8 on K8s with Andrew Randall
The Team @ Giant Swarm
• Aug 9, 2020
Welcome to our new series 8 on K8s where we interview interesting people in the growing Kubernetes community. It’s our hope that we encourage an ongoing conversation with insider insights and great recommendations. If you’d like to be featured or know someone who’d be a great fit, tweet us and spread the love. In the meantime, check out our debut interview with Anne Currie.
Andy is responsible for business development, marketing, and customer success at Kinvolk. He was previously co-founder at Tigera and Project Calico, the leading container networking and security solution for Kubernetes. He initially incubated Calico as a project at Metaswitch where he was SVP/GM of the Networking Business Unit, having previously held leadership roles in corporate development, marketing, and engineering. He gained his MBA from Columbia and Berkeley business schools and previously studied Mathematics, Philosophy, and Software Engineering at the universities of Oxford, Lyon, and Stirling.
What’s the last book you read?
I just finished a couple of books: Trevor Noah’s autobiography, Born a Crime (brilliant in its very direct, matter-of-fact but also moving portrayal of life in South Africa as apartheid was coming to an end) and Chaos Monkeys by Antonio Garcia Martínez. Last year I moved back to Europe after nearly two decades in the Bay Area, so Martínez’s description of the unique craziness of Silicon Valley temporarily took me back there despite being locked down in my apartment in Berlin.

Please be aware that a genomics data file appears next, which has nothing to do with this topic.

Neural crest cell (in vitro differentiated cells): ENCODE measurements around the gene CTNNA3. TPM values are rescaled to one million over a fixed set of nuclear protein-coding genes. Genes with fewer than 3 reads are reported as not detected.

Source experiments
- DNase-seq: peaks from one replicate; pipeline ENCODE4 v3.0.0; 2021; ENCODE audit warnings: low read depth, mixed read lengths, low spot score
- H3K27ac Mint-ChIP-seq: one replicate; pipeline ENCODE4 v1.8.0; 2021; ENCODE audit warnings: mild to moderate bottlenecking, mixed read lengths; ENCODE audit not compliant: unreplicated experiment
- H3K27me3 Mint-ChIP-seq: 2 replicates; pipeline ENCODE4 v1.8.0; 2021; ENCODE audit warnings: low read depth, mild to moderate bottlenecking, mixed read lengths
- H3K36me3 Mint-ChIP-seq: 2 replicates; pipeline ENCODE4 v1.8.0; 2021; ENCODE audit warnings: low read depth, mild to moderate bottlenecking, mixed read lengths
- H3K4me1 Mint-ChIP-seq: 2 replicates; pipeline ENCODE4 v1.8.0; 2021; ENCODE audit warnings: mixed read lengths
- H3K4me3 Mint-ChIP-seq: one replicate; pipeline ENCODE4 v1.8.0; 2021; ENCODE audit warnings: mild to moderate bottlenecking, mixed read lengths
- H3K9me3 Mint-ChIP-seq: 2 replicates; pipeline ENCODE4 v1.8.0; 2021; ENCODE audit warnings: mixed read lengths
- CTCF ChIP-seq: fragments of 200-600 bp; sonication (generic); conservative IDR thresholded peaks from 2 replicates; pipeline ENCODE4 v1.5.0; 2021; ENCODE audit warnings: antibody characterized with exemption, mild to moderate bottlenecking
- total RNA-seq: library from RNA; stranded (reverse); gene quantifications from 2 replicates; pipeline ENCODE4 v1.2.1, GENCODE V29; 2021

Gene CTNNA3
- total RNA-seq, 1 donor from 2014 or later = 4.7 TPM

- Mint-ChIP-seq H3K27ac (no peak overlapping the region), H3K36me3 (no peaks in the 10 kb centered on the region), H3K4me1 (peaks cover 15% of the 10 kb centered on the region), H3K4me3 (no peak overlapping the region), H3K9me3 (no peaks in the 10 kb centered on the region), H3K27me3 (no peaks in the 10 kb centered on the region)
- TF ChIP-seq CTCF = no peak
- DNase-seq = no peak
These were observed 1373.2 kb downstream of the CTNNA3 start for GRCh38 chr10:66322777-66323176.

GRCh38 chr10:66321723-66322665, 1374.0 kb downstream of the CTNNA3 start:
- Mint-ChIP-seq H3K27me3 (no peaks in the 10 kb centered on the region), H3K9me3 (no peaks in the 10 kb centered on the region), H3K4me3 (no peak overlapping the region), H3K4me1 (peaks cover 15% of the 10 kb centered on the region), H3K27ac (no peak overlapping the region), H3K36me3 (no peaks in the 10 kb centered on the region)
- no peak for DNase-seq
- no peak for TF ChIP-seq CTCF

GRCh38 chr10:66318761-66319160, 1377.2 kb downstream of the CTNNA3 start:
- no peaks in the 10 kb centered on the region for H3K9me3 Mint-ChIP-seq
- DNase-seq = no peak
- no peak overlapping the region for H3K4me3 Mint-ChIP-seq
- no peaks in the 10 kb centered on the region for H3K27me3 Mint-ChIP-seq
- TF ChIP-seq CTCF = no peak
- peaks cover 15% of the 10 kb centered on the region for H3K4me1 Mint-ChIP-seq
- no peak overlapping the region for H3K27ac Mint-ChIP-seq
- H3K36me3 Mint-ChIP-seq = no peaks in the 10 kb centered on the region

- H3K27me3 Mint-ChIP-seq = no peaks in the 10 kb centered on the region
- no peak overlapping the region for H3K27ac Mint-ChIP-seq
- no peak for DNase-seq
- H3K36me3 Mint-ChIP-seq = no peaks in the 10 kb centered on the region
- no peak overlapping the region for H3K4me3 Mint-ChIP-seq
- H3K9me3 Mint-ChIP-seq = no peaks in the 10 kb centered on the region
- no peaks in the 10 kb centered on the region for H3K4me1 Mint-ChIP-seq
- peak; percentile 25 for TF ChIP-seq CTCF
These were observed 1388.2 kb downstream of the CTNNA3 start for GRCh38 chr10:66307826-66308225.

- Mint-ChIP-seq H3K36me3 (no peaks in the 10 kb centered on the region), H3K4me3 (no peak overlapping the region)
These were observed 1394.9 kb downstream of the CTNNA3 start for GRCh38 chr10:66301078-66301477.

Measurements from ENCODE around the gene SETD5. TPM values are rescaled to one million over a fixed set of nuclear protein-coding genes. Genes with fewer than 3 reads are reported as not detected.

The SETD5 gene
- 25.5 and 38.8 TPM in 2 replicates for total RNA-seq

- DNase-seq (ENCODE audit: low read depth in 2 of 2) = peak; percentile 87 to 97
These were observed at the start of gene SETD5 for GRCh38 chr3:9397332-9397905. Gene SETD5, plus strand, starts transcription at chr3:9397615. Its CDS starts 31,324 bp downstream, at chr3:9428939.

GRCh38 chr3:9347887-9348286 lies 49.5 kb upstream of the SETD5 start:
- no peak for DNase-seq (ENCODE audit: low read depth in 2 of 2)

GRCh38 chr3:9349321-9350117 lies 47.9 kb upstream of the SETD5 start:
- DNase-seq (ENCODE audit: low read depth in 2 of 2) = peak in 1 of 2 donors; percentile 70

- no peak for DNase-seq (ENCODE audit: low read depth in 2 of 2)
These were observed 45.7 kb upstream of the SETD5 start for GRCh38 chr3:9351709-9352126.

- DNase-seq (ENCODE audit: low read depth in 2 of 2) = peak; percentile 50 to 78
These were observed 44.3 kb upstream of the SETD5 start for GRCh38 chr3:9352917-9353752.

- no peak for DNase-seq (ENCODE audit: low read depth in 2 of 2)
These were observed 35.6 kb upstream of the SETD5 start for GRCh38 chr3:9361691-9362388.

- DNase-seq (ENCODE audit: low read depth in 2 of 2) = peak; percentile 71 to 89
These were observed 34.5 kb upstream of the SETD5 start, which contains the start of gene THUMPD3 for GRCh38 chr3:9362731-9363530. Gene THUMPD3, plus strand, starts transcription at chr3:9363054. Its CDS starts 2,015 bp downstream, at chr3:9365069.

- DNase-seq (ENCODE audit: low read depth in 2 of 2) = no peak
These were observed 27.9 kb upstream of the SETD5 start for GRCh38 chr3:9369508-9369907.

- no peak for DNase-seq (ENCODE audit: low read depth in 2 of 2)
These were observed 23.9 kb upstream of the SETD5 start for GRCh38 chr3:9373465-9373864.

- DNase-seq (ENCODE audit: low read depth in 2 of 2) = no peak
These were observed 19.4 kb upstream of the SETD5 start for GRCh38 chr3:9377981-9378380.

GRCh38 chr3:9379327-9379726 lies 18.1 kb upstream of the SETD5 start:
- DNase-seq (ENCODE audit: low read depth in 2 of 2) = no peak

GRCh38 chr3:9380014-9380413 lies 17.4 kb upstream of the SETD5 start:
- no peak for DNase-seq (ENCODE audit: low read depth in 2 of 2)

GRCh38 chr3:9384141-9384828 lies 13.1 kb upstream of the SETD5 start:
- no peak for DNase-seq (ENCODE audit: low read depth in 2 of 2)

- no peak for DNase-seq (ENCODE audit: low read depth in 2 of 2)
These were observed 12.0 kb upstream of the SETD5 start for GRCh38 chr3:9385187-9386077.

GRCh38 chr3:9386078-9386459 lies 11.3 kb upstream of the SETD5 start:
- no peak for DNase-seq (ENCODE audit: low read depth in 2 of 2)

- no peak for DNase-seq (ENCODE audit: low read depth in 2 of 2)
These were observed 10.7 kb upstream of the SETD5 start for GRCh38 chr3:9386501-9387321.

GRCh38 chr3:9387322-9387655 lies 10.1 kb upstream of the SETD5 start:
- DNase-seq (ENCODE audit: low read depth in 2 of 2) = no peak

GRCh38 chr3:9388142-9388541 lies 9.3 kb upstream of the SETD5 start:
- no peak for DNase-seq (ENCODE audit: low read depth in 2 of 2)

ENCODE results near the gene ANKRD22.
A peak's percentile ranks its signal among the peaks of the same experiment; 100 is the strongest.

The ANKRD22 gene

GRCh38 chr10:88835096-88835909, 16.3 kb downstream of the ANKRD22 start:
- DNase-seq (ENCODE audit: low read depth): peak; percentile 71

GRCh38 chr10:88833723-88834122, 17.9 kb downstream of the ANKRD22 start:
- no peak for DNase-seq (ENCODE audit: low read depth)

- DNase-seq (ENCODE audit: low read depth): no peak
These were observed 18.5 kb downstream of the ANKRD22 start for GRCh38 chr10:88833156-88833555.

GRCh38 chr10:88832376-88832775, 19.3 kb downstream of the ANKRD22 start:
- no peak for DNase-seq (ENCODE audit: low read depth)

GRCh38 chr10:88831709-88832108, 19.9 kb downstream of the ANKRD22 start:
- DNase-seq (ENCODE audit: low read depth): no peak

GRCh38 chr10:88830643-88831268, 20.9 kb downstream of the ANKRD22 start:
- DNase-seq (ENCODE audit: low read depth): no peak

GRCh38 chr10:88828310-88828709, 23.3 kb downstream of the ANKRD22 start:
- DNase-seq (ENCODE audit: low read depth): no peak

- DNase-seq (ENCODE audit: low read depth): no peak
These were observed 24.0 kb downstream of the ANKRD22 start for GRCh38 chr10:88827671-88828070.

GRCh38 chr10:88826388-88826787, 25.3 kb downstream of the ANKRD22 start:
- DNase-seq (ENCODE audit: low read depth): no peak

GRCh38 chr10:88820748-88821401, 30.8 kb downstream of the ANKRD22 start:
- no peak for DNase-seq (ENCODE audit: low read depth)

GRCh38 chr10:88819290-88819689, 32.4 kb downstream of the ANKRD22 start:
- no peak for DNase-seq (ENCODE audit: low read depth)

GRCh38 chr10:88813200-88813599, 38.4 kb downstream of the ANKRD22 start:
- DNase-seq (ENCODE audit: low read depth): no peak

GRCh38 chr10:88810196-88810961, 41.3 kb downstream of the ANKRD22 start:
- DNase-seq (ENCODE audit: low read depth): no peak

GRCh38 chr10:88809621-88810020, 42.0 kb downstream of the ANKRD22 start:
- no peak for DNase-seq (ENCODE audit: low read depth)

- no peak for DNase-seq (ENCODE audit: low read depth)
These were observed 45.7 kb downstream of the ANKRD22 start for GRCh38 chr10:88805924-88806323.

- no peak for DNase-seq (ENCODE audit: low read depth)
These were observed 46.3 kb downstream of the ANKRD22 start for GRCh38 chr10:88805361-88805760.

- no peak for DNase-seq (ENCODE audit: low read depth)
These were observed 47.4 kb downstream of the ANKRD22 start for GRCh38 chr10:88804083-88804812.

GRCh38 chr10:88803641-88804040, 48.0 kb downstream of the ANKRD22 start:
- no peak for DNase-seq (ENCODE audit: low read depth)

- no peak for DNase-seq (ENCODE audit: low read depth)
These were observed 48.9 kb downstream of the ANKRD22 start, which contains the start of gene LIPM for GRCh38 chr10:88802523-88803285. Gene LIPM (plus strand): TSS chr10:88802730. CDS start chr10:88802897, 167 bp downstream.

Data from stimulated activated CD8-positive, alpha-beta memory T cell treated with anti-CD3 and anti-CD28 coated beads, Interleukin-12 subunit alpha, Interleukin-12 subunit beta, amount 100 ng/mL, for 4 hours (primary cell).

Currently, I’m reading a German crime novel, Mexikoring by Simone Buchholz (a gift from my wife to encourage me to improve my German!) I’ve also just started Agile Conversations by Douglas Squirrel and Jeffrey Fredrick (following a recommendation from Mark Coleman).
What problem are you trying to solve?
The cloud-native infrastructure stack is currently fragmented in a couple of ways. First, there is a confusing plethora of projects. Customers aren’t sure what the right combination is for their use case. We’re a long way from the ‘LAMP stack’ standard that meets the needs of 90% of users. Second, many open-source projects are a basic version on which an enterprise product is built. The assumption is that while some users will be OK with a limited set of capabilities, for real at-scale production use, the proprietary ‘enterprise’ version will be needed.
At Kinvolk, we’re trying to solve both these problems: make it easier to build cloud-native infrastructure, and enable a 100% open-source cloud-native stack that is not just basically functional, but truly ‘enterprise-grade’. Everything we build is 100% open source. That’s a strong commitment, and one that we stand by as a matter of principle.
What’s an interesting trend you’ve observed in our industry?
I’m seeing even larger enterprises that have been traditionally closed to open source starting to embrace it as a strategic imperative. Not just consuming the occasional OSS project here or there, but pivoting to be open source first with every new technology initiative. Just the fact that Apple — Apple! — hired Arun Gupta from AWS to work in their open-source program office, or that Capital One — a bank — sponsors and exhibits at KubeCon, shows how the world has changed.